The objective of the proposal is to strengthen and extend the existing successful European collaboration in clinical trials in HIV infection which (in collaboration with Australia) has recruited over 7000 individuals in the last 6 years. A formal structure would be established for the exchange of information and ideas in order to
develop a co-ordinated programme of clinical research. No single European country has either sufficient resources or HIV-infected individuals to answer all the relevant therapeutic questions rapidly. Collaboration will ensure unnecessary duplication of effort and efficient use of resources. Involving new countries will increase the number of clinicians and HIV infected individuals able to participate in trials.
Clinical trials of anti-retroviral therapies:
The main priority of the group would be to develop a co-ordinated programme of trials to assess new therapies.
It would include:
1) exploratory studies:
- based on virological and immunological assessments to evaluate the activity of new drug combinations and alternative ways of using drugs together
2) intermediate studies:
- based on clinical outcomes to assess clinical benefits and risks of new therapies
3) strategic studies:
- to determine optimal approaches for disease control, addressing questions such as the timing of initiation of therapy, changes in therapy and its discontinuation.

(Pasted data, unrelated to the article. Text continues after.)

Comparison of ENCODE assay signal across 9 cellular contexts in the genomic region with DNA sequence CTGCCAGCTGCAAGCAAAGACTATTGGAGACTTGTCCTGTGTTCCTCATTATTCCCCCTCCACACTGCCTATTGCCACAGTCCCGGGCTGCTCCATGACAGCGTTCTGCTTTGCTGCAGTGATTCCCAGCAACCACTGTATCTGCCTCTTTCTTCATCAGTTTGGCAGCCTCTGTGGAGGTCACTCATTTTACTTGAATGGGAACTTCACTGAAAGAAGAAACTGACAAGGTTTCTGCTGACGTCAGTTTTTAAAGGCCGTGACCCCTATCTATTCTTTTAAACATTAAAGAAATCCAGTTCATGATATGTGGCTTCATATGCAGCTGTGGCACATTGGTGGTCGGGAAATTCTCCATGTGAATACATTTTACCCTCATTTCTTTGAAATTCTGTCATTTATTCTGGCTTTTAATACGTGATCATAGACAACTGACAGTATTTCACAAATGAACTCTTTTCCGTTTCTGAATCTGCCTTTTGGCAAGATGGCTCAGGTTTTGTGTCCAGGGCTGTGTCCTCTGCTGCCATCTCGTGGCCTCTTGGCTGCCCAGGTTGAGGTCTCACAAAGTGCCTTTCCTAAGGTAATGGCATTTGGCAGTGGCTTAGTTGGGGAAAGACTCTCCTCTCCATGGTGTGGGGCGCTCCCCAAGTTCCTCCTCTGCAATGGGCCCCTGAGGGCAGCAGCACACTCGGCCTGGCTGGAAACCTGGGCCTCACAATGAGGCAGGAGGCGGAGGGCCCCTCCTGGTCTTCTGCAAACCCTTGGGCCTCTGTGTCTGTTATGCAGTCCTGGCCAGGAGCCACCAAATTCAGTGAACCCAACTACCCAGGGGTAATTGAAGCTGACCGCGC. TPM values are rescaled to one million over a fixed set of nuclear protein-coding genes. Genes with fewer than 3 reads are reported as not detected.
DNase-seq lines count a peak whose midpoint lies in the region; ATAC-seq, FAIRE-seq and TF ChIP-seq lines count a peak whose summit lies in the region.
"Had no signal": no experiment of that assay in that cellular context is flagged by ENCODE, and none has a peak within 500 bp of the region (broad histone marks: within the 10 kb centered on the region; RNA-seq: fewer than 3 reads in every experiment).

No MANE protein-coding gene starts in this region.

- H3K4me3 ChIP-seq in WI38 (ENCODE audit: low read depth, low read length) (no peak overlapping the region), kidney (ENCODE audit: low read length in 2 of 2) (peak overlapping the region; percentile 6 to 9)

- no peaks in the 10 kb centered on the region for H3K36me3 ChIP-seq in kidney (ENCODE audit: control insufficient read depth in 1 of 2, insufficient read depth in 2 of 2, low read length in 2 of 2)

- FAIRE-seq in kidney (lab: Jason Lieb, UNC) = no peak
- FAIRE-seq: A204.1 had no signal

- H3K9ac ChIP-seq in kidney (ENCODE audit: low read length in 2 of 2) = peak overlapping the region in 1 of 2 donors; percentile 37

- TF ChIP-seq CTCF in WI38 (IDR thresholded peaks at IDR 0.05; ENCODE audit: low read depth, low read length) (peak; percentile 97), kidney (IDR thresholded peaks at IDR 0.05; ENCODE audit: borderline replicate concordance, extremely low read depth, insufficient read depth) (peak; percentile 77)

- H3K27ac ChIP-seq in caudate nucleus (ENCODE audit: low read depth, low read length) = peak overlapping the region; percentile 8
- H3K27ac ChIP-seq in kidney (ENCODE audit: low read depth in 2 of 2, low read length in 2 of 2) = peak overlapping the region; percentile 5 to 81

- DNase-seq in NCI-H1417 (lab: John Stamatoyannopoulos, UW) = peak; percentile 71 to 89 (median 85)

Improved methods to ensure the long term follow up of individuals in trials to assess long-term risks and benefits would be developed. The evaluation of virological and immunological assessments within trials and their quality control would also be a priority.
Close liaison with the pharmaceutical industry would be important with advantages for both the group and the industry. However, the group needs to be able to meet and to develop clinical trials independent of financial support from the industry and to continue to design, undertake and analyse trials independently, as appropriate.
Many drugs are given in the treatment of HIV disease. The group will monitor and investigate serious adverse events, especially those which are unusual and unpredictable, both within the trials and in other patients treated in the participating clinical centres. No one centre in Europe has access to sufficient patients to discern a clear pattern of reactions, and also because of ethnic and environmental differences, the patterns may vary in different populations.
The management of HIV infected individuals is costly, making heavy demands on health care resources. Economic analyses would be carried out on ongoing trials and introduced prospectively in future trials to compare the cost effectiveness of different therapeutic strategies.
The Steering Group responsible for overseeing the project would decide the priorities and timescale of the research programme and subgroups would be set up to co-ordinate the virological, pharmacovigilance and data management aspects. Collaboration with several other Concerted Actions, particularly related to virological and immunological assessments and to pharmacovigilance is planned.